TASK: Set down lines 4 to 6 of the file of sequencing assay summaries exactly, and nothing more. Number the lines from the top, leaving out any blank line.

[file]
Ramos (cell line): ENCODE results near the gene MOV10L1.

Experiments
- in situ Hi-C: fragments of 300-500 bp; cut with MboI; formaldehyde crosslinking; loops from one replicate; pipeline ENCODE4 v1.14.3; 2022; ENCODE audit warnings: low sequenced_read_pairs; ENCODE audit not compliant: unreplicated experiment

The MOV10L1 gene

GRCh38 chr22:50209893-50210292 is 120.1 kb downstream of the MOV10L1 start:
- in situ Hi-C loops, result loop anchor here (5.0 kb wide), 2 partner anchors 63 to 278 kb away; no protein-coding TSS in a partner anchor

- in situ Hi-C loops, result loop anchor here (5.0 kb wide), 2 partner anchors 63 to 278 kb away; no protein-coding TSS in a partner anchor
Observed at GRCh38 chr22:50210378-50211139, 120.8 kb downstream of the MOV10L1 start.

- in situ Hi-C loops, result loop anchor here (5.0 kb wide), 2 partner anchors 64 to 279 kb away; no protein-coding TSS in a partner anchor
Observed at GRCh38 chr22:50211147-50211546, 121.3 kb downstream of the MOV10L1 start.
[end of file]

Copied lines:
The MOV10L1 gene

GRCh38 chr22:50209893-50210292 is 120.1 kb downstream of the MOV10L1 start:
- in situ Hi-C loops, result loop anchor here (5.0 kb wide), 2 partner anchors 63 to 278 kb away; no protein-coding TSS in a partner anchor